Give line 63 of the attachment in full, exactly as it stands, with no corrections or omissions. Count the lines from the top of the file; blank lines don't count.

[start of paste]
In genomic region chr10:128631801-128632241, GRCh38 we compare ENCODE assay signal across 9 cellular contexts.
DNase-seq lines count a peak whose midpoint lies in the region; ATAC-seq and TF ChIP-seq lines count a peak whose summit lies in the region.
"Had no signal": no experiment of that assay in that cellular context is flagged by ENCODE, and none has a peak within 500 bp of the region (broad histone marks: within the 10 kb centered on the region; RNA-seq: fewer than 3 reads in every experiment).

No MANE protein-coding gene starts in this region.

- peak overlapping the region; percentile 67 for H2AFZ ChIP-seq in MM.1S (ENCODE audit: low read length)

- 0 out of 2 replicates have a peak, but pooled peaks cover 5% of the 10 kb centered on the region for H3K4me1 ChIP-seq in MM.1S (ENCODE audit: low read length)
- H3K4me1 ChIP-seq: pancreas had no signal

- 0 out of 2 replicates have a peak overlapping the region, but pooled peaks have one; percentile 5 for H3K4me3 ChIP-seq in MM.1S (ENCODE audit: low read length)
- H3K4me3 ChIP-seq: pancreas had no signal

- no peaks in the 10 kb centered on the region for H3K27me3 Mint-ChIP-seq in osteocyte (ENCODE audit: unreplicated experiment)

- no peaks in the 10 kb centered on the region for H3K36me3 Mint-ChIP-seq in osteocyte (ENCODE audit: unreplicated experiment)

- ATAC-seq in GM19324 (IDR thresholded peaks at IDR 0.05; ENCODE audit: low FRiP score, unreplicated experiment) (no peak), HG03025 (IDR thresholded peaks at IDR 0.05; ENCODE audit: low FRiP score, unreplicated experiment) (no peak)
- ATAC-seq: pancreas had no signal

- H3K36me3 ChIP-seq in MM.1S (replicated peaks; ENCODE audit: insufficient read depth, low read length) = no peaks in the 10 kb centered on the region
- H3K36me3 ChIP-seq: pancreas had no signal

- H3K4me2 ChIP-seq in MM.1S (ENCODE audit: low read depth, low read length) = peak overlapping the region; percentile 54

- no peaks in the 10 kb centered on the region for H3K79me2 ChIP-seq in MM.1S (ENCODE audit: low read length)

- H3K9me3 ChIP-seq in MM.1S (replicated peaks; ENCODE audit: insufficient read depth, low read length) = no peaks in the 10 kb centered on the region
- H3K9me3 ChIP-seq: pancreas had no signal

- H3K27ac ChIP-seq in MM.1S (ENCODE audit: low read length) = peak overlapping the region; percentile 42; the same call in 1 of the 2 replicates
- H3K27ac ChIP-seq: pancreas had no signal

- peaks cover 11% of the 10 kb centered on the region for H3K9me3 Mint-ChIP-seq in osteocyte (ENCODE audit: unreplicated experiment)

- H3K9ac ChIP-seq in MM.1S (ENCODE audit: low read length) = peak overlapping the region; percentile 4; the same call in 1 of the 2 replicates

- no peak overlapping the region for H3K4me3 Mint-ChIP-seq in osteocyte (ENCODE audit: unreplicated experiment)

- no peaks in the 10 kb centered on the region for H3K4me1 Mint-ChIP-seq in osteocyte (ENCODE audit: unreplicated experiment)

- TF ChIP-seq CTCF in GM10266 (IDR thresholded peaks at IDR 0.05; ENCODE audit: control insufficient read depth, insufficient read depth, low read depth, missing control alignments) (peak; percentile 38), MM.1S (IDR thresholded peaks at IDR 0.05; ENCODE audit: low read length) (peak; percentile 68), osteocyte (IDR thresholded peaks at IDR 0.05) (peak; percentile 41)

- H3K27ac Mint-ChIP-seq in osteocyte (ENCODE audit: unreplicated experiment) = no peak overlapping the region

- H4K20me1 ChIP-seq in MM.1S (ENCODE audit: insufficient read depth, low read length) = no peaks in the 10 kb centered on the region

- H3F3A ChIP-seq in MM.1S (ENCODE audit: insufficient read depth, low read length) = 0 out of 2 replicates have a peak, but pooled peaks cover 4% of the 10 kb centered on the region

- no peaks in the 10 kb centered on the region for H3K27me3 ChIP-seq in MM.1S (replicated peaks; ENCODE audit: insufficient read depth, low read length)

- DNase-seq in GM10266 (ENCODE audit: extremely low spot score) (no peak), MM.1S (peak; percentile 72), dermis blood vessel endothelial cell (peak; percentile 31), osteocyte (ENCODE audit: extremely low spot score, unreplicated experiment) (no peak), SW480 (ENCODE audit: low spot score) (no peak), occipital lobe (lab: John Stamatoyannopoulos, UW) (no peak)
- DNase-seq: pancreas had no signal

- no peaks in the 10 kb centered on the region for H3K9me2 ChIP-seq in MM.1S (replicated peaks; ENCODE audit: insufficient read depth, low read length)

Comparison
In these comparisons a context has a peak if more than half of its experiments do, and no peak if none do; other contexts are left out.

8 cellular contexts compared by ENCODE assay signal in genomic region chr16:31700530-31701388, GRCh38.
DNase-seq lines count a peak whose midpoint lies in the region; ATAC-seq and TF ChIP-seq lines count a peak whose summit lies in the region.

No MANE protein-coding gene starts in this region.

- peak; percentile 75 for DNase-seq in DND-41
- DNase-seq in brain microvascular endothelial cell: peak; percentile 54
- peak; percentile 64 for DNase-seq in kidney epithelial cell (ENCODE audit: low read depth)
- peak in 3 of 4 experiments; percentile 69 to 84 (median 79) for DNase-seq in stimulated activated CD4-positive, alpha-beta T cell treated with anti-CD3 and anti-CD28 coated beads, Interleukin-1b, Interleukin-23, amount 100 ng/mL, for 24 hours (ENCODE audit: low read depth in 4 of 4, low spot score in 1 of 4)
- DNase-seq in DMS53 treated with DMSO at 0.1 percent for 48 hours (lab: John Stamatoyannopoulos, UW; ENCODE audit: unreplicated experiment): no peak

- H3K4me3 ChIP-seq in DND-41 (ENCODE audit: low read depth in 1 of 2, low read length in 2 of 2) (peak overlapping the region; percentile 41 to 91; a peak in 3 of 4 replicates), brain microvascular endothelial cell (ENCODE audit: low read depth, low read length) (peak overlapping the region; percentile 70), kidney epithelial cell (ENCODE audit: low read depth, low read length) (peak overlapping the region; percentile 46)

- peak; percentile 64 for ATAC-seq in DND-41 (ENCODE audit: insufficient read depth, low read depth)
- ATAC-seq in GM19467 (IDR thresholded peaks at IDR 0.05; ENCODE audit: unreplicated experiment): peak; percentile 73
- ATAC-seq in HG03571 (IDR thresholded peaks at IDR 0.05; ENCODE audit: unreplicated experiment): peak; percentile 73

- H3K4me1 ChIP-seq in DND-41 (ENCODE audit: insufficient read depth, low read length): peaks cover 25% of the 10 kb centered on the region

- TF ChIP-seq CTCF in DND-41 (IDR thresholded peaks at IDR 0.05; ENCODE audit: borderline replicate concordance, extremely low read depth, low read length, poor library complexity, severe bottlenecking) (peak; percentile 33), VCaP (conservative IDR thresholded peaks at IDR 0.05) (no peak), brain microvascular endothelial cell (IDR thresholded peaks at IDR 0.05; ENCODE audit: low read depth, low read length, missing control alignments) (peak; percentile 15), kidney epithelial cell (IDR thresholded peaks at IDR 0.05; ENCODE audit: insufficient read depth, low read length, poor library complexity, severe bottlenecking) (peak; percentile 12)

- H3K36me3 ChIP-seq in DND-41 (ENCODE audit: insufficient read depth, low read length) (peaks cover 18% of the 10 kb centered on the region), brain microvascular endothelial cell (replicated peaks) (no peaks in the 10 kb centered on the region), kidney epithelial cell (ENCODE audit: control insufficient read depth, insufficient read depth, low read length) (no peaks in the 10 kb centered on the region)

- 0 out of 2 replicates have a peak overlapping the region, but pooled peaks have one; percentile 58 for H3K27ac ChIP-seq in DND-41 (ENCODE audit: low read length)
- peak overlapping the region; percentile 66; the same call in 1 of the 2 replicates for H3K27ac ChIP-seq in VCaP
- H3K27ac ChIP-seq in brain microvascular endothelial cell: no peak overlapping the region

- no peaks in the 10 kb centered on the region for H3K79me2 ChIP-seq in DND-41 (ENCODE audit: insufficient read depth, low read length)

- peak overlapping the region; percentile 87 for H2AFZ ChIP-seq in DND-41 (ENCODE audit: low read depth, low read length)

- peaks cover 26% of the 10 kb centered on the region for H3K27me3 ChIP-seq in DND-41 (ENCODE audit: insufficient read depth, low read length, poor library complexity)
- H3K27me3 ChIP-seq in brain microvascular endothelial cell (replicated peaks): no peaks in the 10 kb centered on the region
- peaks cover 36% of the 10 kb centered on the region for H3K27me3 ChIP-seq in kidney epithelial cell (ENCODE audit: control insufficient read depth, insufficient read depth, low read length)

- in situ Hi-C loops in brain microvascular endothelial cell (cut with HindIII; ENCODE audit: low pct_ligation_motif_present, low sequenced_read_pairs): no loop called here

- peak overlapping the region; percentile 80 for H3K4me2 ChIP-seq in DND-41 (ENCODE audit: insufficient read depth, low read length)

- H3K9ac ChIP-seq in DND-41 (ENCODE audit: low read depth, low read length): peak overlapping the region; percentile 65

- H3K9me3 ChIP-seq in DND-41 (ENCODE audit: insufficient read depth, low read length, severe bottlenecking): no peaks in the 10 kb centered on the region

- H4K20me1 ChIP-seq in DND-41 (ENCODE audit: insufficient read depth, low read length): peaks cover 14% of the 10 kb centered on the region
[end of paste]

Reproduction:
- H4K20me1 ChIP-seq in DND-41 (ENCODE audit: insufficient read depth, low read length): peaks cover 14% of the 10 kb centered on the region